By Mike Rice.
As the Copa Libertadores qualifiers continue, Peru’s representatives have sadly fallen once again in their bids to reach the group stages.
2022 saw César Vallejo dominated by Olimpia of Paraguay in round one. The side from Trujillo struggled to create any form of attack despite registering more possession in both legs.
The Peruvians have only managed two goals in their first six games of the season, including the Copa Libertadores, where they bowed out 3-0 on aggregate.
The Paraguayan side showed more clinical attacking and were far more threatening with the possession they had. In the first leg in Peru, Olimpia managed to win 1-0 with 19 shots, five on target compared with César Vallejo’s nine shots with five on target.
As Olimpia hosted the second leg, they once again showed their cutting edge and superiority. The hosts registered 33 shots with 11 on target compared to César Vallejo’s six shots with one on target.
In both games, César Vallejo registered 61% possession, but there was no clear attacking identity. The Paraguayan side showed themselves to be far better prepared. The three-time Copa Libertadores winners progressed without a worry from the Peruvian challengers.
From César Vallejo’s point of view, they had lost key players from last season, notably Christian Ramos, the Peruvian International central defender who moved to rivals Alianza Lima for the 2022 season.
Key forward Yorleys Mena also departed last season on loan until July 2022 to the United Arab Emirates to represent Club Ajman. These two players were key to César Vallejo’s success last season, and the club’s recruitment has not been able to replicate the impact Mena especially had in the final third.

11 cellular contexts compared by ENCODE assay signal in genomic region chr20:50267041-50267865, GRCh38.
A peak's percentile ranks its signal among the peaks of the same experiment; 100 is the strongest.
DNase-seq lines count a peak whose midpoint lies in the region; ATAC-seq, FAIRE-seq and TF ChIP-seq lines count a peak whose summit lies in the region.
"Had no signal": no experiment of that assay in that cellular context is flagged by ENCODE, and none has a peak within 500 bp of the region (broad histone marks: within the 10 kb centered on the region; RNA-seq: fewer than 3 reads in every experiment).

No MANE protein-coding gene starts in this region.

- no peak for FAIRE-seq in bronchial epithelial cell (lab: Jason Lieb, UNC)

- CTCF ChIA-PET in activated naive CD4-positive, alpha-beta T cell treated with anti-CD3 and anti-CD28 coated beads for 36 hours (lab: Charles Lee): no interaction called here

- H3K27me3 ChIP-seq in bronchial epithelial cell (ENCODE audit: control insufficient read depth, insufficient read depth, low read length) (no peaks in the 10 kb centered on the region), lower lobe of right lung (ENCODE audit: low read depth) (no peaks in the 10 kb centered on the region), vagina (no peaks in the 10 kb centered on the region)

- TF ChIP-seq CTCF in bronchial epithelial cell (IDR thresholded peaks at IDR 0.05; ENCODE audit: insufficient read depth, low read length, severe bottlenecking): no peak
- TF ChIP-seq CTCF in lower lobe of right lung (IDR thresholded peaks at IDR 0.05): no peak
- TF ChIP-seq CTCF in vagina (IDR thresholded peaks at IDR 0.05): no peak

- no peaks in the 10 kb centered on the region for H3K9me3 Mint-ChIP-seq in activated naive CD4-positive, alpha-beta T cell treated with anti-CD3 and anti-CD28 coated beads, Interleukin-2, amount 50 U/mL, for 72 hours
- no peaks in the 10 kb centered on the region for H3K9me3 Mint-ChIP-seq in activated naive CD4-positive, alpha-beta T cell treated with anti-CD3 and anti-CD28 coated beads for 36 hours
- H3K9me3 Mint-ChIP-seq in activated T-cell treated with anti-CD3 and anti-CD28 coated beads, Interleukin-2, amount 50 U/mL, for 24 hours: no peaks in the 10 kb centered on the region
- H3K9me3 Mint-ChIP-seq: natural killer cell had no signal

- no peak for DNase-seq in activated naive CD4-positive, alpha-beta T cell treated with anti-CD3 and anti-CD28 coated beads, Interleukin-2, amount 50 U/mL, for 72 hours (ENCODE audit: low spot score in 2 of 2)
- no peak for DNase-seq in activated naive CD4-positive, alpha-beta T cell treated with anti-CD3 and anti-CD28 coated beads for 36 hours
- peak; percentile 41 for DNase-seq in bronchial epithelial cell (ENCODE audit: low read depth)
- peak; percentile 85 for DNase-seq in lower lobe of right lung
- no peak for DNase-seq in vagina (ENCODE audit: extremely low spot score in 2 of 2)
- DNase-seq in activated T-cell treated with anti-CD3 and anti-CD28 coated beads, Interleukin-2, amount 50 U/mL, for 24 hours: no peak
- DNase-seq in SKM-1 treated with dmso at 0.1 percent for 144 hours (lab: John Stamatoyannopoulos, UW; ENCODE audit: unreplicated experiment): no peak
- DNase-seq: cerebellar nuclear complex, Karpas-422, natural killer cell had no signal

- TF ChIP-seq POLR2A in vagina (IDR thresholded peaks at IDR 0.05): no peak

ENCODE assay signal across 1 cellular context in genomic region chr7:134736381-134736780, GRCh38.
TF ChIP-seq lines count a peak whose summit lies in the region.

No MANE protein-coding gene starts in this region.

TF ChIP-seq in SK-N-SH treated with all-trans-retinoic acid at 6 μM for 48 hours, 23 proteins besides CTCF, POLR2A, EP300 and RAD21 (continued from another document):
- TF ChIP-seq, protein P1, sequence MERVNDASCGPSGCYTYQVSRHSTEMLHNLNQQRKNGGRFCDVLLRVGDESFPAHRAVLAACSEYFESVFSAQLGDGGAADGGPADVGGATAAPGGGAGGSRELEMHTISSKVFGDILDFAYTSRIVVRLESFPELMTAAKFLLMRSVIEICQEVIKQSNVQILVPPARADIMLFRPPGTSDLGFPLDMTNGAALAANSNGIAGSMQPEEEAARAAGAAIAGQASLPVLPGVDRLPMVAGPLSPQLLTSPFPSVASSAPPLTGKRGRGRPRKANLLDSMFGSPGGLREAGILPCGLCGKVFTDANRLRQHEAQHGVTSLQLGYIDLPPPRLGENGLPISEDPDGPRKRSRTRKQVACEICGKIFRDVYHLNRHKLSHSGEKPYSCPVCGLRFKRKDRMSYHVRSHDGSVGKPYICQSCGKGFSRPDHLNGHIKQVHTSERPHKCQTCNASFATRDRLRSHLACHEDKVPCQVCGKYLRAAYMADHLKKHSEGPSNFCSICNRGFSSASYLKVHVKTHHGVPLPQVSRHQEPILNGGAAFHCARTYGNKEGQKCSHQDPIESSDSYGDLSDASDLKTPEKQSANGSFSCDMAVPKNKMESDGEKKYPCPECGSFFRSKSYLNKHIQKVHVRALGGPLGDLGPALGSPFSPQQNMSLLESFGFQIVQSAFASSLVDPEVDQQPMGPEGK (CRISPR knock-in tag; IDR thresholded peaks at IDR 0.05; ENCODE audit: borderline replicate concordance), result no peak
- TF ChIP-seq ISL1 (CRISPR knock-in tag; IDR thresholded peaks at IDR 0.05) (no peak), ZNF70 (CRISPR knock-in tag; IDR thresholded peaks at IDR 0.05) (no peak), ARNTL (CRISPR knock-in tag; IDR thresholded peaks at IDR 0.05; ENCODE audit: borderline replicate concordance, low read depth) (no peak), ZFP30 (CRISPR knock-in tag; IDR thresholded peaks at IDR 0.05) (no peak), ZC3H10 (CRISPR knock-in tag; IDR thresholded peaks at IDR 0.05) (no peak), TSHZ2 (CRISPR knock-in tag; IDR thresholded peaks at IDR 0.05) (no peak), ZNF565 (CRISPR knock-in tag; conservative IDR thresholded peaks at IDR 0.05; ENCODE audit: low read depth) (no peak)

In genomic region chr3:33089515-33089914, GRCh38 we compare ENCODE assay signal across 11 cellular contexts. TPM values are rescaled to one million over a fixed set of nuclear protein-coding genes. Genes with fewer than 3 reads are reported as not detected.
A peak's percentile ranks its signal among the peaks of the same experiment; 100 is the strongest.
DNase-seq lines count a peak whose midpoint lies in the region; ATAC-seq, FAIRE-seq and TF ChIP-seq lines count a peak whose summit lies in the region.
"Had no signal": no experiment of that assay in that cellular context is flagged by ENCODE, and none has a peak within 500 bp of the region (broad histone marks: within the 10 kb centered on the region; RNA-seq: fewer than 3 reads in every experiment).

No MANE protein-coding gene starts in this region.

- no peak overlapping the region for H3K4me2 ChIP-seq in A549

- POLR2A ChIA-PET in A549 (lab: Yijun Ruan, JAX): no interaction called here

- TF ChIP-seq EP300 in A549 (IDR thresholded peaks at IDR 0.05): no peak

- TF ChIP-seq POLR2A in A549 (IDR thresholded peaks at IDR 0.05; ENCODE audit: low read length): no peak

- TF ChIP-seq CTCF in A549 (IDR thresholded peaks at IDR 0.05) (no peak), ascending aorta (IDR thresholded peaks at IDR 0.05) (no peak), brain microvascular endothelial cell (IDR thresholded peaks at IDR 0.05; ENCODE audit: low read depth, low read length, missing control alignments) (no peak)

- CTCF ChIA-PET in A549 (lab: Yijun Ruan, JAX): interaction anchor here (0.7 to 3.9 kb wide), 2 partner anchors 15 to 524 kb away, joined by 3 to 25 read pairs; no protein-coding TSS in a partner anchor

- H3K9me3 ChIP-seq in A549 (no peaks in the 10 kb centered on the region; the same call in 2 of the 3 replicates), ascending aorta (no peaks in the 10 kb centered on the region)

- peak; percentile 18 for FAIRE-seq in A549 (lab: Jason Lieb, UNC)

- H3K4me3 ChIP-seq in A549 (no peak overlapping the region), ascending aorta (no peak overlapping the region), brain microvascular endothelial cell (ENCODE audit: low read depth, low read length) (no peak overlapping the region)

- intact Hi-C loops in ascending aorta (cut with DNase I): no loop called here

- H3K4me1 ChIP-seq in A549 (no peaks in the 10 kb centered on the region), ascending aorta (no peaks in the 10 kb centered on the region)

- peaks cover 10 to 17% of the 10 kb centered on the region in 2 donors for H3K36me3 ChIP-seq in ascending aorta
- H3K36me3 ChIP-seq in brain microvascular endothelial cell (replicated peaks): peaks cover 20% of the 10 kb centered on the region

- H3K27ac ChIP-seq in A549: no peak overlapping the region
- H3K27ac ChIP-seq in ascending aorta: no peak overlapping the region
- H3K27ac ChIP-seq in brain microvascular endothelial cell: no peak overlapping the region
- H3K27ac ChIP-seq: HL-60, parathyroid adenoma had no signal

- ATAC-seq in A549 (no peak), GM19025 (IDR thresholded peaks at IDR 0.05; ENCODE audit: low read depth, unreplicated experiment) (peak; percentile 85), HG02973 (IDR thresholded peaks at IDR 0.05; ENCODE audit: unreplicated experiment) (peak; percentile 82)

FT Olimpia 2-0 Universidad César Vallejo
A triumph in Asunción for El Decano who ease through 3-0 on aggregate to the 2nd Qualifying Phase to take on Atlético Nacional in what will be a tougher test.
Guillermo Paiva the man on fire, scored the opener today his 4th of the season pic.twitter.com/V1t3y72DP6
— Ralph Hannah (@paraguayralph) February 17, 2022
As Universitario, one of the top Peruvian sides historically, came into the second round of qualifying they faced a very difficult challenge.
They faced last season’s Copa Libertadores semi-finalists Barcelona SC of Ecuador. Despite their successes in the Libertadores, Barcelona could only finish fourth in the Ecuadorian Serie A and had to go through the qualifying phase of this season’s competition.
They are favourably considered one of the best sides in the qualifying rounds and expected to proceed, which left Universitario as serious underdogs going into the match. After a 2-0 defeat in Ecuador, Universitario had a mountain to climb going into the second leg in Lima.
La U were offered a slice of fortune with central defender Luca Sosa being dismissed for a last-ditch tackle on Peruvian International striker Alex Valera. The home side had over an hour with a man advantage. They managed to get the ball in the back of the net twice, but both were ruled out.
As frustrations became harder to contain, Alex Valera was dismissed in stoppage time at the end of the game and Barcelona progressed to face Brazilian side América Futebol Clube in the final qualifying round.
Despite going out there were some promising signs for Universitario, and no one more than Piero Quispe shone over two legs.
The youngster from the Universitario academy is making his first real steps into the first team this season, after making nine appearances last year. Quispe is a talented midfielder who shows technical class and composure beyond his years and has been able to step into a Libertadores tie without showing his inexperience at all.
He is a slight player and only around 170cm tall though competed well throughout and has become a key part of the Universitario midfield this season.